In the long run Amazon will become the biggest corporation on Earth and they’re in control of 5G along with Microsoft, Bill Gates and Google.

Bezos, already the first person in history with a fortune topping $100 billion, is on course to become the first trillionaire by 2026, according to Comparisun research. He plans to speculate to accumulate though. He has announced that Amazon currently plans to spend all of its expected $4 billion operating profit for the second quarter of this year on measures to insulate the company against Covid-19.

“If you’re a shareowner in Amazon,” says Bezos, “you may want to take a seat, because we’re not thinking small.”

Study Shows Direct Correlation between 5G Networks and “Coronavirus” Outbreaks

Google, Amazon and eBay remove products advertised on their sites claiming to ‘protect’ customers from 5G…

Google, Amazon and eBay have removed dozens of products advertised on their sites claiming to ‘protect’ customers from 5G. The MoS alerted the tech giants to products being sold for up to £5,000 through their marketplaces to cash in on conspiracy theories suggesting 5G is linked to coronavirus. UK Cabinet Office Minister Michael Gove has described bogus claims linking 5G to coronavirus as being ‘dangerous nonsense’. Products for sale via Google Shopping included an item costing £4,999 and comprising copper wire wrapped around a wooden wheel. Other items for sale via Google included an anti-radiation baseball cap, a hijab, and fabric that claimed to protect from 5G ‘radiation’. Amazon advertised products including anti-5G underwear made out of bamboo. Similar items were being offered for sale on eBay. The firms said they had removed the listings. The companies take a percentage of the value of goods sold through their websites.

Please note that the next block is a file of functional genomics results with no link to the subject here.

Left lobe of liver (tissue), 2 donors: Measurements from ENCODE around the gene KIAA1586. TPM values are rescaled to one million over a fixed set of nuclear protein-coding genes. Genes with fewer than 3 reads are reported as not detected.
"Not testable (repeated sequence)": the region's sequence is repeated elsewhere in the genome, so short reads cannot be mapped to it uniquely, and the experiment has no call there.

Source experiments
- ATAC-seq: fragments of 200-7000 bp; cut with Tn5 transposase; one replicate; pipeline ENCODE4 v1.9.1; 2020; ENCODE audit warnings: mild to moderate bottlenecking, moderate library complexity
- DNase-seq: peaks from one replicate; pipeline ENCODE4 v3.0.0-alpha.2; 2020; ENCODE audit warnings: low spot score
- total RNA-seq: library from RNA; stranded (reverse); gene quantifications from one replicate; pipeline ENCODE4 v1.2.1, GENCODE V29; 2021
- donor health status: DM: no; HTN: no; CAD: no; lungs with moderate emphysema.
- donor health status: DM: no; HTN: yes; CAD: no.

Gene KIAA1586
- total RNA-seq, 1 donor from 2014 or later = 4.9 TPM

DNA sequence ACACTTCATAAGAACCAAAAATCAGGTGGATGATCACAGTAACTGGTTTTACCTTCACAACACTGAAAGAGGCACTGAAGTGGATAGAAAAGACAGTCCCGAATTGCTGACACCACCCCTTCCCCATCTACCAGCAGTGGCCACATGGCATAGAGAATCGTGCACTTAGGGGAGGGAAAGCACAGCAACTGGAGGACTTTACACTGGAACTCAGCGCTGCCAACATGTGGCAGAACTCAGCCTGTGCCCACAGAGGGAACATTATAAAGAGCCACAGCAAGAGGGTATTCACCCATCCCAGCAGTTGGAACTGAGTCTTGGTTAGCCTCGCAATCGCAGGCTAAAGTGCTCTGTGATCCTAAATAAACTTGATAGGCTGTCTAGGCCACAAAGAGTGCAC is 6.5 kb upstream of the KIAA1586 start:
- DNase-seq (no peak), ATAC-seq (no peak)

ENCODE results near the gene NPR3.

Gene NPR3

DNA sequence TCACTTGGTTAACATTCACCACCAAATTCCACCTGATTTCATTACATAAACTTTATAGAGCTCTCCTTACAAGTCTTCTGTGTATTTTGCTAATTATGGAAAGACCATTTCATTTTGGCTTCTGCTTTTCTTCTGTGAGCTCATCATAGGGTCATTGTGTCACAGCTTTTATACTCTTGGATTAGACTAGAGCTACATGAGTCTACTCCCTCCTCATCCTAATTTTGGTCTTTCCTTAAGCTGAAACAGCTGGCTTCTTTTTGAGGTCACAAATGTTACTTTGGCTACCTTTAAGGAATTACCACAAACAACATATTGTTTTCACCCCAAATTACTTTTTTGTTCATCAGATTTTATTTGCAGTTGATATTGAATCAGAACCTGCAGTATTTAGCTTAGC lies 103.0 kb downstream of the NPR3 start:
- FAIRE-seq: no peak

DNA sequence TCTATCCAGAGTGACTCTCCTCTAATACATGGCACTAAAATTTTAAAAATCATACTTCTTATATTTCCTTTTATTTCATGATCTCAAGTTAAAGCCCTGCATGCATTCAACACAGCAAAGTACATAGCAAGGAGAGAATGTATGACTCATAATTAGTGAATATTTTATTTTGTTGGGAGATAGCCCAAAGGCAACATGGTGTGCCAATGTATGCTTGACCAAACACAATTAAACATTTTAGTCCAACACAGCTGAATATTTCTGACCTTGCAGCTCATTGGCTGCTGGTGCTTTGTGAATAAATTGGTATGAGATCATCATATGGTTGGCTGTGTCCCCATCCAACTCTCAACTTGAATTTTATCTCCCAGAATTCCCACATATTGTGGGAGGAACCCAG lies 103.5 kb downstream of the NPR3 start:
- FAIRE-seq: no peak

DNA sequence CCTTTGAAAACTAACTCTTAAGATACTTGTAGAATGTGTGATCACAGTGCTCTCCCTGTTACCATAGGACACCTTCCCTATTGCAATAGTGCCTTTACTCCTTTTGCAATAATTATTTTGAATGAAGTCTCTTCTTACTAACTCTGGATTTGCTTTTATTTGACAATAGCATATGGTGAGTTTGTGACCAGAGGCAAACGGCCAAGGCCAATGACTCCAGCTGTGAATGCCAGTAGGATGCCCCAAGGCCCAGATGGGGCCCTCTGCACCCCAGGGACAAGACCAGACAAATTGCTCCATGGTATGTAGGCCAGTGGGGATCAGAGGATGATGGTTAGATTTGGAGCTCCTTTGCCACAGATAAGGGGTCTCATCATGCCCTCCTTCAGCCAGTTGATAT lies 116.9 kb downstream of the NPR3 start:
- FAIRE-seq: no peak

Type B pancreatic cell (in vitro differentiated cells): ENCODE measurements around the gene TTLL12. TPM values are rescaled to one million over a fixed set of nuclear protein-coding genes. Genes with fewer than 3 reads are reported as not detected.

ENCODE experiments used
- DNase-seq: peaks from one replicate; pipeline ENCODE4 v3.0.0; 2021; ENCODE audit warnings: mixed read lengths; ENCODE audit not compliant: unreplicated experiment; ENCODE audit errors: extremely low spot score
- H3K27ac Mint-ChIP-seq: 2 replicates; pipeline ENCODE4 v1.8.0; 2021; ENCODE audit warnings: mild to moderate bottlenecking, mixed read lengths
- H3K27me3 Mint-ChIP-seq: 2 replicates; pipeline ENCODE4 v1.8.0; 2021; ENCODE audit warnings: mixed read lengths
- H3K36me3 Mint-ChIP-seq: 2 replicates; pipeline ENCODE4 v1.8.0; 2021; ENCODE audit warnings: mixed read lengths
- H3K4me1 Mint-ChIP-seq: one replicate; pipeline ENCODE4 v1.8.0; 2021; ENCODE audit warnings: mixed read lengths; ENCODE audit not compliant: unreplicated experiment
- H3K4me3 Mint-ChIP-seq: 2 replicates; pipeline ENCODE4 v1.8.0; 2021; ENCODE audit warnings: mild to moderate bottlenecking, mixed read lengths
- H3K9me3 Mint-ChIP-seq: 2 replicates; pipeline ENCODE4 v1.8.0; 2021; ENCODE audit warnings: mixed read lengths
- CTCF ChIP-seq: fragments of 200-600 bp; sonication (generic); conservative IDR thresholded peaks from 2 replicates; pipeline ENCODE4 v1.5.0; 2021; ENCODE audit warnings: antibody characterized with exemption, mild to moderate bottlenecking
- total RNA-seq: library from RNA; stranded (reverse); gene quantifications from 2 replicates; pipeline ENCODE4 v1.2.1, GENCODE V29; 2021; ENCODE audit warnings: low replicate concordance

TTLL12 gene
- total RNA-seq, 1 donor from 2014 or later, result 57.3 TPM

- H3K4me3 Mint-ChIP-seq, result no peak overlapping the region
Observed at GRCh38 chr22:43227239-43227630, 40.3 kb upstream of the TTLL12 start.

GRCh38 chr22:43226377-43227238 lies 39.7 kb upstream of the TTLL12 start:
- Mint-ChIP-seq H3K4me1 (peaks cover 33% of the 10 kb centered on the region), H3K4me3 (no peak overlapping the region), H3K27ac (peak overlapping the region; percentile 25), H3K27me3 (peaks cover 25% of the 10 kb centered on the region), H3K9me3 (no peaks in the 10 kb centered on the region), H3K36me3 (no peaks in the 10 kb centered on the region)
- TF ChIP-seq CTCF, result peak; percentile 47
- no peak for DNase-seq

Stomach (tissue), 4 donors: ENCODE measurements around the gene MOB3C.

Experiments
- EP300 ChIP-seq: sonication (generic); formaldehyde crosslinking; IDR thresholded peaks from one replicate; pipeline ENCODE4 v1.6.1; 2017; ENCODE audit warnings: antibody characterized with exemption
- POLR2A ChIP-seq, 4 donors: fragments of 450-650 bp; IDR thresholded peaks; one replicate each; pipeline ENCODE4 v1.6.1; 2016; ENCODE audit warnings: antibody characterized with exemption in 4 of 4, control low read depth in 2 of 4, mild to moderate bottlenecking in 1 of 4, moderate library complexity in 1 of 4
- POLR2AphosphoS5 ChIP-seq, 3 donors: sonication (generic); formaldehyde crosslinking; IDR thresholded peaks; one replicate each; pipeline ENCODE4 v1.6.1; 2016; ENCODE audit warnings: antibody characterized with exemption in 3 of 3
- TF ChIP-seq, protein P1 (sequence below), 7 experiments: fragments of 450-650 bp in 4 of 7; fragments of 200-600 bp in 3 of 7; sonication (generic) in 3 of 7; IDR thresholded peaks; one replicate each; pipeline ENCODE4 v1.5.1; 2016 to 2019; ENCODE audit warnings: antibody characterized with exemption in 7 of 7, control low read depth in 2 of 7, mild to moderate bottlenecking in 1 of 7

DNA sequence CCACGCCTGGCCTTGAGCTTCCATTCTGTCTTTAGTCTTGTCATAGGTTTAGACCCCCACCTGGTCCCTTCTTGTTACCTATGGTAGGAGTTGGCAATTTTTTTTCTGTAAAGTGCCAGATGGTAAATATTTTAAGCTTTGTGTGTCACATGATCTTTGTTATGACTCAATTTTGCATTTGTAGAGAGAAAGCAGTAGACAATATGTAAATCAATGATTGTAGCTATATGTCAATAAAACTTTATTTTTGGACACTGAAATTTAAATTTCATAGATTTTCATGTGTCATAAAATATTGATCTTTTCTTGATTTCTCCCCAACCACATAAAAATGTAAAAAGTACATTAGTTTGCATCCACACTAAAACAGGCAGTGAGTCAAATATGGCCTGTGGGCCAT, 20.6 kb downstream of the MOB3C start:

Amazon turns to thermal cameras to detect coronavirus spread in warehouses

Thermal imaging could help detect unwell workers, as well as who they have come in contact with. Amazon has begun rolling out cameras equipped with thermal imaging technology to trace suspected coronavirus cases in warehouses. According to employees speaking to Reuters, the e-commerce giant is using the cameras to screen and check workers employed in at least six US facilities in the Los Angeles and Seattle regions. Thermal imaging cameras measure infrared radiation in order to pinpoint temperature and warmer objects, such as humans or animals. If the cameras flag a potential fever in someone, the member of staff is then checked with a forehead thermometer to see if their temperature is high enough to raise concern.

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Amazon just partnered with Verizon to improve 5G speeds

Amazon is using next-generation 5G wireless networks to help businesses download data from the cloud faster.

At Amazon Web Services’ annual re:Invent conference on Tuesday, AWS CEO Andy Jassy said the company is introducing a new service, called WaveLength, which puts technology from AWS “at the edge of the 5G network,” or closer to users’ devices. It has the potential to deliver single-digit millisecond latencies to users, according to Amazon.

At launch, Amazon is partnering with Verizon to incorporate WaveLength technology into parts of its wireless network. Amazon is also working with other global partners, such as Vodafone, KDDI and SK Telecom. “The connectivity and the speed is just two things,” Verizon CEO Hans Vestberg said on stage Tuesday at AWS’ re:Invent conference. “We can with 5G now bring the processing out to the edge because we have a virtualized network.”

With the partnership, AWS’ compute, storage, database and analytics tools are all “embedded” at the edge of 5G networks, Jassy said in an interview with CNBC’s Jon Fortt that aired Tuesday.

“That means now you only go from the device to the metro aggregation site, which is where the 5G tower is, where AWS is embedded there, and you get AWS,” Jassy said. “So it totally changes the response rates and the latency and what you can get done.”

Amazon is launching WaveLength at a time when excitement is ramping up around 5G networks. The technology is expected to be used more broadly by device makers, carriers and cable companies in 2020.

Microsoft answers Amazon’s Verizon cloud partnership with new 5G-enabled Azure Edge Zones, starting with AT&T